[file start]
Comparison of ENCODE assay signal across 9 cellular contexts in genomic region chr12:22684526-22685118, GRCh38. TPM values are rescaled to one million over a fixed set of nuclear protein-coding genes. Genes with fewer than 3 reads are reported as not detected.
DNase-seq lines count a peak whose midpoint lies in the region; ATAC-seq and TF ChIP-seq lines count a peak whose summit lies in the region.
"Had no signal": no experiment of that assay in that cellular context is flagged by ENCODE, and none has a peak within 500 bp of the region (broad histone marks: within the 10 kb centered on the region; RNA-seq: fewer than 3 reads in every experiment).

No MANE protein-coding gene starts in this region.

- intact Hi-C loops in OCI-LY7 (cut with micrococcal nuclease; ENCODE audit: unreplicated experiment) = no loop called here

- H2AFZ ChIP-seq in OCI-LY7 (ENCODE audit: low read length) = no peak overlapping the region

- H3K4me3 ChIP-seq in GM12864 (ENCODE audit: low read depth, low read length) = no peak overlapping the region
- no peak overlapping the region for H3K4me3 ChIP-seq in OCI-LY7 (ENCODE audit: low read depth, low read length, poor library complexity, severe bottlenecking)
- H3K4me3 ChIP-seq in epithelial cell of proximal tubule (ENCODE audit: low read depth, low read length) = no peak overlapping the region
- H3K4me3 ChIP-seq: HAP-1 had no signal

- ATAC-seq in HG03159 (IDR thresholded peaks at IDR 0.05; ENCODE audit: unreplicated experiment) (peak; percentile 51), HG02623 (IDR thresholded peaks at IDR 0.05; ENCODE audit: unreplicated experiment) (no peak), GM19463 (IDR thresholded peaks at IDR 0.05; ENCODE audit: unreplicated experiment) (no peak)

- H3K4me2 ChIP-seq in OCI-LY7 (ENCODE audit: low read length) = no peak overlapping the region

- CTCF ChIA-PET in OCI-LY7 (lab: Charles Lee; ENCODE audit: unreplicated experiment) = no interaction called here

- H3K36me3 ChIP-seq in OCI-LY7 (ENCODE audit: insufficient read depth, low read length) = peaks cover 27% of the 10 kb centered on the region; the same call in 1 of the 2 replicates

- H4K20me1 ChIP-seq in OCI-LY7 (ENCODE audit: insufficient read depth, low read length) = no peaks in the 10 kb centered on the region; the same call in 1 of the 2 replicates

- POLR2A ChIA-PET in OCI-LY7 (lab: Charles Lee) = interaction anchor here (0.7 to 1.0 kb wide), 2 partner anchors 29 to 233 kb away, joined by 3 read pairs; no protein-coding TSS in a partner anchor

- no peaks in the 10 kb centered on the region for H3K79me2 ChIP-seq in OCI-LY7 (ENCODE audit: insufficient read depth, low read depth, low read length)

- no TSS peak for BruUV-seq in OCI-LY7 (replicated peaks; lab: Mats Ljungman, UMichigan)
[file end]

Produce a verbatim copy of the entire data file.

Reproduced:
Comparison of ENCODE assay signal across 9 cellular contexts in genomic region chr12:22684526-22685118, GRCh38. TPM values are rescaled to one million over a fixed set of nuclear protein-coding genes. Genes with fewer than 3 reads are reported as not detected.
DNase-seq lines count a peak whose midpoint lies in the region; ATAC-seq and TF ChIP-seq lines count a peak whose summit lies in the region.
"Had no signal": no experiment of that assay in that cellular context is flagged by ENCODE, and none has a peak within 500 bp of the region (broad histone marks: within the 10 kb centered on the region; RNA-seq: fewer than 3 reads in every experiment).

No MANE protein-coding gene starts in this region.

- intact Hi-C loops in OCI-LY7 (cut with micrococcal nuclease; ENCODE audit: unreplicated experiment) = no loop called here

- H2AFZ ChIP-seq in OCI-LY7 (ENCODE audit: low read length) = no peak overlapping the region

- H3K4me3 ChIP-seq in GM12864 (ENCODE audit: low read depth, low read length) = no peak overlapping the region
- no peak overlapping the region for H3K4me3 ChIP-seq in OCI-LY7 (ENCODE audit: low read depth, low read length, poor library complexity, severe bottlenecking)
- H3K4me3 ChIP-seq in epithelial cell of proximal tubule (ENCODE audit: low read depth, low read length) = no peak overlapping the region
- H3K4me3 ChIP-seq: HAP-1 had no signal

- ATAC-seq in HG03159 (IDR thresholded peaks at IDR 0.05; ENCODE audit: unreplicated experiment) (peak; percentile 51), HG02623 (IDR thresholded peaks at IDR 0.05; ENCODE audit: unreplicated experiment) (no peak), GM19463 (IDR thresholded peaks at IDR 0.05; ENCODE audit: unreplicated experiment) (no peak)

- H3K4me2 ChIP-seq in OCI-LY7 (ENCODE audit: low read length) = no peak overlapping the region

- CTCF ChIA-PET in OCI-LY7 (lab: Charles Lee; ENCODE audit: unreplicated experiment) = no interaction called here

- H3K36me3 ChIP-seq in OCI-LY7 (ENCODE audit: insufficient read depth, low read length) = peaks cover 27% of the 10 kb centered on the region; the same call in 1 of the 2 replicates

- H4K20me1 ChIP-seq in OCI-LY7 (ENCODE audit: insufficient read depth, low read length) = no peaks in the 10 kb centered on the region; the same call in 1 of the 2 replicates

- POLR2A ChIA-PET in OCI-LY7 (lab: Charles Lee) = interaction anchor here (0.7 to 1.0 kb wide), 2 partner anchors 29 to 233 kb away, joined by 3 read pairs; no protein-coding TSS in a partner anchor

- no peaks in the 10 kb centered on the region for H3K79me2 ChIP-seq in OCI-LY7 (ENCODE audit: insufficient read depth, low read depth, low read length)

- no TSS peak for BruUV-seq in OCI-LY7 (replicated peaks; lab: Mats Ljungman, UMichigan)